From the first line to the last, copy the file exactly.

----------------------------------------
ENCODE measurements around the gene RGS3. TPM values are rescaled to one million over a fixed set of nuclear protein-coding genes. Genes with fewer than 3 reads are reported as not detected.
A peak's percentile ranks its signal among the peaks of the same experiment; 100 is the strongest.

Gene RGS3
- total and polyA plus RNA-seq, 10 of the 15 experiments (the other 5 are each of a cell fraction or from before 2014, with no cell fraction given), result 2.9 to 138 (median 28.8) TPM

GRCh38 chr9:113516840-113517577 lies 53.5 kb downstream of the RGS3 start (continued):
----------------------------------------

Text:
ENCODE measurements around the gene RGS3. TPM values are rescaled to one million over a fixed set of nuclear protein-coding genes. Genes with fewer than 3 reads are reported as not detected.
A peak's percentile ranks its signal among the peaks of the same experiment; 100 is the strongest.

Gene RGS3
- total and polyA plus RNA-seq, 10 of the 15 experiments (the other 5 are each of a cell fraction or from before 2014, with no cell fraction given), result 2.9 to 138 (median 28.8) TPM

GRCh38 chr9:113516840-113517577 lies 53.5 kb downstream of the RGS3 start (continued):